Ji M, Zhang Y, Shi B, Hou P: Association of promoter methylation with histologic type and pleural indentation in non-small cell lung cancer (NSCLC). Diagn Pathol. 2011, 6: 48-10.1186/1746-1596-6-48.
Herman JG, Merlo A, Mao L, Lapidus RG, Issa JP, Davidson NE, Sidransky D, Baylin SB: Inactivation of the CDKN2/p16/MTS1 gene is frequently associated with aberrant DNA methylation in all common human cancers. Cancer Res. 1995, 55 (20): 4525-4530.
Otterson GA, Khleif SN, Chen W, Coxon AB, Kaye FJ: CDKN2 gene silencing in lung cancer by DNA hypermethylation and kinetics of p16INK4 protein induction by 5-aza 2′deoxycytidine. Oncogene. 1995, 11 (6): 1211-1216.
Wijermans P, Lubbert M, Verhoef G, Bosly A, Ravoet C, Andre M, Ferrant A: Low-dose 5-aza-2′-deoxycytidine, a DNA hypomethylating agent, for the treatment of high-risk myelodysplastic syndrome: a multicenter phase II study in elderly patients. J Clin Oncol. 2000, 18 (5): 956-962.
Silverman LR, Demakos EP, Peterson BL, Kornblith AB, Holland JC, Odchimar-Reissig R, Stone RM, Nelson D, Powell BL, DeCastro CM, et al.: Randomized controlled trial of azacitidine in patients with the myelodysplastic syndrome: a study of the cancer and leukemia group B. J Clin Oncol. 2002, 20 (10): 2429-2440. 10.1200/JCO.2002.04.117.
Bedford MT, Richard S: Arginine methylation an emerging regulator of protein function. Mol Cell. 2005, 18 (3): 263-272. 10.1016/j.molcel.2005.04.003.
Pal S, Sif S: Interplay between chromatin remodelers and protein arginine methyltransferases. J Cell Physiol. 2007, 213 (2): 306-315. 10.1002/jcp.21180.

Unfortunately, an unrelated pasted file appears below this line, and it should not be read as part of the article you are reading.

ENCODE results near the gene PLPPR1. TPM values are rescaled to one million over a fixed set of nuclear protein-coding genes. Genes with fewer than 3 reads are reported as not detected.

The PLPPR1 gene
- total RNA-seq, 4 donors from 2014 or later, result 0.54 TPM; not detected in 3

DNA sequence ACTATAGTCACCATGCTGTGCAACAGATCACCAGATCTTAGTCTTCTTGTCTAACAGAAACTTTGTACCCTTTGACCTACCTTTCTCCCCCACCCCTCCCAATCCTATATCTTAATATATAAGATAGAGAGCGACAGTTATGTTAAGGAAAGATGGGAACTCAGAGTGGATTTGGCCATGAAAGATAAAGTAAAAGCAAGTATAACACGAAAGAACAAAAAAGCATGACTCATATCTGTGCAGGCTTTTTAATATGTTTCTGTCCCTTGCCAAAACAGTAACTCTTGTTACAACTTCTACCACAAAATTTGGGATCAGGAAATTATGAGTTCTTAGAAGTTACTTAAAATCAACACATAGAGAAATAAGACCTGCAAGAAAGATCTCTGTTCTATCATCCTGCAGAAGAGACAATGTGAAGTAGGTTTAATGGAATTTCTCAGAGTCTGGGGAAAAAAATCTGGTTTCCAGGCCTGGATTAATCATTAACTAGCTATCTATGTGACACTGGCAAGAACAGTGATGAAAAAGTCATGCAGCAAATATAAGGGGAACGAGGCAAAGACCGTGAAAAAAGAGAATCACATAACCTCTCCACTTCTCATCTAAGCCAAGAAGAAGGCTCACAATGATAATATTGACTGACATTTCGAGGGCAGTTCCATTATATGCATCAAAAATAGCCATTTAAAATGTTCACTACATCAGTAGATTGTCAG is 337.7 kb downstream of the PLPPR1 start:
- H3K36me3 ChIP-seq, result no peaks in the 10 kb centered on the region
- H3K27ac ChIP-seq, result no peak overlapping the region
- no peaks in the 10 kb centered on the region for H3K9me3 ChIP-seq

Pal S, Vishwanath SN, Erdjument-Bromage H, Tempst P, Sif S: Human SWI/SNF-associated PRMT5 methylates histone H3 arginine 8 and negatively regulates expression of ST7 and NM23 tumor suppressor genes. Mol Cell Biol. 2004, 24 (21): 9630-9645. 10.1128/MCB.24.21.9630-9645.2004.
Wang L, Pal S, Sif S: Protein arginine methyltransferase 5 suppresses the transcription of the RB family of tumor suppressors in leukemia and lymphoma cells. Mol Cell Biol. 2008, 28 (20): 6262-6277. 10.1128/MCB.00923-08.
Gu Z, Gao S, Zhang F, Wang Z, Ma W, Davis RE: Protein arginine methyltransferase 5 is essential for growth of lung cancer cells. Biochem J. 2012, 446 (2): 235-241. 10.1042/BJ20120768.
Gu Z, Li Y, Lee P, Liu T, Wan C, Wang Z: Protein arginine methyltransferase 5 functions in opposite ways in the cytoplasm and nucleus of prostate cancer cells. PLoS One. 2012, 7 (8): e44033-10.1371/journal.pone.0044033.
Karkhanis V, Wang L, Tae S, Hu YJ, Imbalzano AN, Sif S: Protein arginine methyltransferase 7 regulates cellular response to DNA damage by methylating promoter histones H2A and H4 of the polymerase delta catalytic subunit gene, POLD1. J Biol Chem. 2012, 287 (35): 29801-29814. 10.1074/jbc.M112.378281.
Friesen WJ, Paushkin S, Wyce A, Massenet S, Pesiridis GS, Van Duyne G, Rappsilber J, Mann M, Dreyfuss G: The methylosome, a 20S complex containing JBP1 and pICln, produces dimethylarginine-modified Sm proteins. Mol Cell Biol. 2001, 21 (24): 8289-8300. 10.1128/MCB.21.24.8289-8300.2001.
Friesen WJ, Wyce A, Paushkin S, Abel L, Rappsilber J, Mann M, Dreyfuss G: A novel WD repeat protein component of the methylosome binds Sm proteins. J Biol Chem. 2002, 277 (10): 8243-8247. 10.1074/jbc.M109984200.
Antonysamy S, Bonday Z, Campbell RM, Doyle B, Druzina Z, Gheyi T, Han B, Jungheim LN, Qian Y, Rauch C, et al.: Crystal structure of the human PRMT5:MEP50 complex. Proc Natl Acad Sci USA. 2012, 109 (44): 17960-17965. 10.1073/pnas.1209814109.
Fukuoka J, Dracheva T, Shih JH, Hewitt SM, Fujii T, Kishor A, Mann F, Shilo K, Franks TJ, Travis WD, et al.: Desmoglein 3 as a prognostic factor in lung cancer. Hum Pathol. 2007, 38 (2): 276-283. 10.1016/j.humpath.2006.08.006.